What is REST API? – A Comprehensive Guide To RESTful APIs
As software developers, most of us use or build REST APIs in a day to day life. APIs are the default means of communication between the systems. Some questions that might come up when you’re first starting to understand REST API are, "What is being represented exactly," "What is a state," and "What is being transferred?" So in this article, let’s look at all the words of REST API individually and learn what they all mean. What is REST API (RESTful API)? REST suggests to create an object of the data requested by the client and send the values of the object in response to the user. For example, if the user is requesting for a movie in Bangalore at a certain place and time, then you can create an object on the server side. REST stands for Representational State Transfer. It is a software architecture style that relies on a stateless communications protocol, most commonly, HTTP. REST structures data in XML, YAML, or any other format that is machine-readable, but usually JSON is most widely used. Application programming interfaces (APIs) provide the platform and medium for applications to talk to and understand each other. APIs specify the way information passed across platforms is structured so that applications can exchange data and information. API is like an open language, the rules of which are shared by a certain service. 4 Commonly Used API Methods: GET: It provides read-only access to a resource. POST: It is used to create or update a new resource. PUT: It is used to update or replace an existing resource or create a new resource. DELETE: It is used to remove a resource.
There are four main types of APIs: 1. Open APIs: Also known as Public APIs, there are no restrictions to access these types of APIs because they are publicly available. 2. Internal APIs: Also known as Private APIs, only internal systems expose this type of API, which is, therefore, less known and often meant to be used inside the company. The company uses this type of API among the different internal teams to be able to improve its products and services. 3. Partner APIs: One needs specific rights or licenses in order to access this type of APIs because they are not available to the public. 4. Composite APIs: This type of API combines different data and service APIs. It is a sequence of tasks that run synchronously as a result of the execution and not at the request of a task. Its main uses are to speed up the process of execution and improve the performance of the listeners in the web interfaces. Examples of REST APIs: - Instagram API permits your applications to retrieve user tags, photos, account and much more. - Twitter also provides a REST API which a developer can query to source the latest tweets, or provide a search query that will return the results in JSON format. - GitHub also offers super REST API that you can utilize to perform actions such as following GitHub issues, tracking user activity, and create repositories from your app. Guiding Principles of REST: 1. Client-Server: This constraint operates on the concept that the client and the server should be separate from each other and allowed to evolve individually. 2. Stateless: Each request from client to server must contain all of the information necessary to understand the request, and cannot take advantage of any stored context on the server. Session state is therefore kept entirely on the client. 3. Cache: Because a stateless API can increase request overhead by handling large loads of incoming and outbound calls, a REST API should be designed to encourage the storage of cacheable data. 4. Uniform Interface: Resources should be uniquely identifiable through a single URL, and only by using the underlying methods of the network protocol, such as DELETE, PUT and GET with HTTP, should it be possible to manipulate a resource. 5. Layered System: REST APIs have different layers of their architecture working together to build a hierarchy that helps create a more scalable and modular application. 6. Code on demand (optional) – REST allows client functionality to be extended by downloading and executing code in the form of applets or scripts. This simplifies clients by reducing the number of features required to be pre-implemented.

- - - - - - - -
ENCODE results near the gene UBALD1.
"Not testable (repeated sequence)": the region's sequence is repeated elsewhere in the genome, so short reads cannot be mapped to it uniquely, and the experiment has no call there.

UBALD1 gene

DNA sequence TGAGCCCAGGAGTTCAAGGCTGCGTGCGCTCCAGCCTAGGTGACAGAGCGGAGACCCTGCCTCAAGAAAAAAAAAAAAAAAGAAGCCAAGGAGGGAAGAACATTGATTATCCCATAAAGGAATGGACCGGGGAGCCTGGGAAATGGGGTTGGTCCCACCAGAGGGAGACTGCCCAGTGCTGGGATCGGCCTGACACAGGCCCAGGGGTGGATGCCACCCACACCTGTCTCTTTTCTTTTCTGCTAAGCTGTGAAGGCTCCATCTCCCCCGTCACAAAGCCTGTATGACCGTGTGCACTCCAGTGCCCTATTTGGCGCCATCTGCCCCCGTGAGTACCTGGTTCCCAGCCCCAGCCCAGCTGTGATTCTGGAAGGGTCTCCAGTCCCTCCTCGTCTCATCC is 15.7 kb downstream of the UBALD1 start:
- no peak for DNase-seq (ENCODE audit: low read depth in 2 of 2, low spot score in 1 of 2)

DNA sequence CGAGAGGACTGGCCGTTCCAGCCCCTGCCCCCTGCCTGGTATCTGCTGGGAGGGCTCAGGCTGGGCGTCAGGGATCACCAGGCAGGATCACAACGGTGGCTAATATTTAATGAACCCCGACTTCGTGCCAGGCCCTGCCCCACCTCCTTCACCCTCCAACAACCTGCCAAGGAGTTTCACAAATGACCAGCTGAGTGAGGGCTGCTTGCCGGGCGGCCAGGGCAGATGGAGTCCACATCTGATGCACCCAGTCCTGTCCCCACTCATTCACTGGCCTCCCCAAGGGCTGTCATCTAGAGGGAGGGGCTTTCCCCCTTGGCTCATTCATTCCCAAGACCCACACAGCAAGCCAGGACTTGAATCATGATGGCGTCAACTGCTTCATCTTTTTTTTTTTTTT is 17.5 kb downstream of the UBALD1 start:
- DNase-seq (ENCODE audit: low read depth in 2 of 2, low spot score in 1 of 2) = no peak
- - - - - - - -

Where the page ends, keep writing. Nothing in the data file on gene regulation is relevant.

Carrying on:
How RESTful APIs work: A RESTful API breaks down a transaction to create a series of small modules. Each module addresses a particular underlying part of the transaction. This modularity provides developers with a lot of flexibility, but it can be challenging for developers to design their REST API from scratch. Currently, several companies provide models for developers to use; the models provided by Amazon S3, Cloud Data Management Interface (CDMI) and OpenStack Swift are the most popular. A RESTful API uses existing HTTP methodologies defined by the RFC 2616 protocol. They use GET to retrieve a resource; PUT to change the state of or update a resource, which can be an object, file or block; POST to create that resource; and DELETE to remove it. With REST, networked components are a resource the user requests access to a black box whose implementation details are unclear. All calls are stateless; nothing can be retained by the RESTful service between executions.
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